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2017 Grants - Igarashi
In Vivo Entorhinal-Hippocampal Synchronization in APP Knock-in Mice
Kei M. Igarashi, Ph.D.
University of California, Irvine
2017 Alzheimer’s Association Research Grant (AARG)
How might changes in the brain’s electrical rhythms between areas of the brain promote Alzheimer’s disease?
Electrical activity in the brain often exhibits certain rhythms, some of which may affect memory and other cognitive functions. Studies indicate that these rhythms become altered in Alzheimer’s disease, possibly leading to cognitive problems that characterize the disorder. As a result, several researchers are now exploring whether memory function in people with Alzheimer’s can be improved by the use of deep-brain stimulation. Deep-brain stimulation is often described as a brain “pacemaker”, using thin electrodes that are implanted directly into specific brain regions and deliver defined electrical impulses to mimic natural electrical activity. This procedure may help to restore normal brain rhythms and impact an individual’s memory. However, scientists do not yet know exactly how electrical stimulation affects brain function, especially in the hippocampus and entorhinal cortex, brain regions that are crucial for memory and are especially vulnerable in early-stage Alzheimer’s disease.
In preliminary research with rats, Kei M. Igarashi, Ph.D., and colleagues have been studying how electrical brain activity affects memory performance. They found that the rats’ memory function was strong when certain electrical rhythms between the entorhinal cortex and hippocampus were synchronized. Their result suggests that the desynchronization of electrical circuit between those key brain regions may be among the first to change in Alzheimer’s — and that restoring electrical brain stimulation may provide a way to moderate such damage and prevent or slow the progress of dementia.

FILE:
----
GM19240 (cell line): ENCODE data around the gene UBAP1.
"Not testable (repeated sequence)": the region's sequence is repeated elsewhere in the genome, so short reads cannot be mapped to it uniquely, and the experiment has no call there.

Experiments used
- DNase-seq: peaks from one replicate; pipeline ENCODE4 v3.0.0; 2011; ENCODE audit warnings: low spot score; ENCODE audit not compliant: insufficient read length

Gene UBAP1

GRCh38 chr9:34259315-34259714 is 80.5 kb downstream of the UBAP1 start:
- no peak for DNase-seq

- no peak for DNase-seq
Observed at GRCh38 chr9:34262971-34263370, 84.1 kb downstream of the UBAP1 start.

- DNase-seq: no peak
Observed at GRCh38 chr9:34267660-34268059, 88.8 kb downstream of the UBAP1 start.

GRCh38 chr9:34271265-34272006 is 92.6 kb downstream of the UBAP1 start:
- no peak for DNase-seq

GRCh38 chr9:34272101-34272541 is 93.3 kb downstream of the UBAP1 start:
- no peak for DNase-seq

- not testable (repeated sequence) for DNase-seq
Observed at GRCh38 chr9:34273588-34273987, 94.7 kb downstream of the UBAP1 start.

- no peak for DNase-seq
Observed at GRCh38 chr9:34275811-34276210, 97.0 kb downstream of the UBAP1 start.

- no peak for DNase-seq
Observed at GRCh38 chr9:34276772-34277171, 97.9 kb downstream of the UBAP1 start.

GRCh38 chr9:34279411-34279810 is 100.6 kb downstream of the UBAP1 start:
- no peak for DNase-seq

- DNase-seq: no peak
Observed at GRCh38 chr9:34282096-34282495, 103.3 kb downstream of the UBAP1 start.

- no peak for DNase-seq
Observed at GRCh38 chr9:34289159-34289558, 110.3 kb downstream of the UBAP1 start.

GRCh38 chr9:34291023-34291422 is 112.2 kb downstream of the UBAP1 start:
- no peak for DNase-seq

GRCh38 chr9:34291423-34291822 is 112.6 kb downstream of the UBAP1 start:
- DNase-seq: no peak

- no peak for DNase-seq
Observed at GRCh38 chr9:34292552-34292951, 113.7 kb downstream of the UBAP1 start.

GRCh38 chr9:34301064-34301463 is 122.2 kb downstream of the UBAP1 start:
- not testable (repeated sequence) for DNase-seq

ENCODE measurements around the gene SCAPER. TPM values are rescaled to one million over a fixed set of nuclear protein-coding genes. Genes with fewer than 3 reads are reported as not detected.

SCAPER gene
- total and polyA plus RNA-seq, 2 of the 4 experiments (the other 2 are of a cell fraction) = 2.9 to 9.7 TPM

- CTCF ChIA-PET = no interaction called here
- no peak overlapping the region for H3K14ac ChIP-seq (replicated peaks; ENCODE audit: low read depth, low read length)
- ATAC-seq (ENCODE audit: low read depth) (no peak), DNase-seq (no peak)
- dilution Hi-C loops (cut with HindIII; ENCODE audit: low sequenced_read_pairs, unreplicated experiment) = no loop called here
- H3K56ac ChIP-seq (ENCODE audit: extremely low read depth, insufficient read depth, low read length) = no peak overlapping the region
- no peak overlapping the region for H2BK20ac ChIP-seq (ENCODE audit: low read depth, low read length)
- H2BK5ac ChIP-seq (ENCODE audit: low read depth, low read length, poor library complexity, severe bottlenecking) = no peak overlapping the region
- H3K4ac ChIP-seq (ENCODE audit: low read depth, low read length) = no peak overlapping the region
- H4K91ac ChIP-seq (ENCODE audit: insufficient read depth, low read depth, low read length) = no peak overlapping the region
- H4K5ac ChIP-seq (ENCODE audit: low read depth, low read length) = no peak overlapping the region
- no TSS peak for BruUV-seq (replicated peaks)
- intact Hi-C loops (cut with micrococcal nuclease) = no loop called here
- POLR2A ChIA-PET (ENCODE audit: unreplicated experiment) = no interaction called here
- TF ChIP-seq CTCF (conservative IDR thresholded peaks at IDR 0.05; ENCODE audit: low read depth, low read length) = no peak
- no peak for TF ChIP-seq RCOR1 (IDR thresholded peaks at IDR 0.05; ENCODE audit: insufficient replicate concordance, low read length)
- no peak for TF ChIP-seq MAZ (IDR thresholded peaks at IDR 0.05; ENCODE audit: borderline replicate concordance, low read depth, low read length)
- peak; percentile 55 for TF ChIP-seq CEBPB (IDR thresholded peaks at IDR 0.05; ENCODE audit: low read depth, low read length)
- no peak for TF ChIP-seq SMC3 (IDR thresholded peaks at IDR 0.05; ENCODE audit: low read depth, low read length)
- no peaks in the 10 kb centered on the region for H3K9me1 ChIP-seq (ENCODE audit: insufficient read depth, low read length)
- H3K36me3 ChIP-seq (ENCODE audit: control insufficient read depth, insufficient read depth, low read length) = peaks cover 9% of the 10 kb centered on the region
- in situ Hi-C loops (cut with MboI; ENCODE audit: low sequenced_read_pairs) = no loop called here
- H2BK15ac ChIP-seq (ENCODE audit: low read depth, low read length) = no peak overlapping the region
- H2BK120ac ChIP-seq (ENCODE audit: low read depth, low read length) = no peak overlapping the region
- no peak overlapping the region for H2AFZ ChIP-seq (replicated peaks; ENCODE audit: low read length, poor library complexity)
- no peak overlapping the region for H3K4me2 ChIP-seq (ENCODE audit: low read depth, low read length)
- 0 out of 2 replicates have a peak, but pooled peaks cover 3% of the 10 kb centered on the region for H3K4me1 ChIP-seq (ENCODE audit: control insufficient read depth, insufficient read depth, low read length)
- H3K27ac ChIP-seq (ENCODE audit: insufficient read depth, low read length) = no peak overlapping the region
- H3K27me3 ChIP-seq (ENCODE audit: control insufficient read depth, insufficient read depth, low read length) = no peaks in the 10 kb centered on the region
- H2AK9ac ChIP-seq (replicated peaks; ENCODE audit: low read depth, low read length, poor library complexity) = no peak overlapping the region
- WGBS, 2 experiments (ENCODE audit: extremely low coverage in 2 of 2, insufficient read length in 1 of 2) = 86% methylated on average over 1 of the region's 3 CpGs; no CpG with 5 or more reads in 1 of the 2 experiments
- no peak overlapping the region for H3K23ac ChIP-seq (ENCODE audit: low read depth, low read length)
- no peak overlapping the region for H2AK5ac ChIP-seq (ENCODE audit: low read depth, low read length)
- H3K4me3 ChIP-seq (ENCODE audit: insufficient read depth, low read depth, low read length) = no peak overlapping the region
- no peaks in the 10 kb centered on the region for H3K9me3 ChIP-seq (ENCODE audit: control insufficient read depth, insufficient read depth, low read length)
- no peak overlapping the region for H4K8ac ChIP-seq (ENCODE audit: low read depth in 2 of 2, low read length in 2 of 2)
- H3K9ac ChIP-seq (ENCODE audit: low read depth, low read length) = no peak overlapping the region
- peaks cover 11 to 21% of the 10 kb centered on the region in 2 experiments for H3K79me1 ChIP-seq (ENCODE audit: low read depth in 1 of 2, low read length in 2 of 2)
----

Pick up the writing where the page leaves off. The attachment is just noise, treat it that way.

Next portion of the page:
The investigators will use their current grant to confirm and expand on their earlier work. For this effort, they will employ a mouse model engineered to develop variations of a gene called amyloid precursor protein (APP) that cause familial Alzheimer's disease, the rare inherited form of the disorder. Their “APP knock-in” mouse will develop beta-amyloid plaques and other brain changes that closely mimic changes seen in humans with Alzheimer’s. Dr. Igarashi’s team will measure electrical rhythms in the rodents’ hippocampus and entorhinal cortex over time, in order to determine how these rhythms are affected by Alzheimer’s progression. Next, they will administer electrical brain stimulation to their mice to determine whether this treatment may slow or reverse memory loss.
The results of this effort could improve our understanding of how electrical activity changes affect memory in Alzheimer’s disease. Ultimately, this understanding could lead to novel brain stimulation therapies for dementia.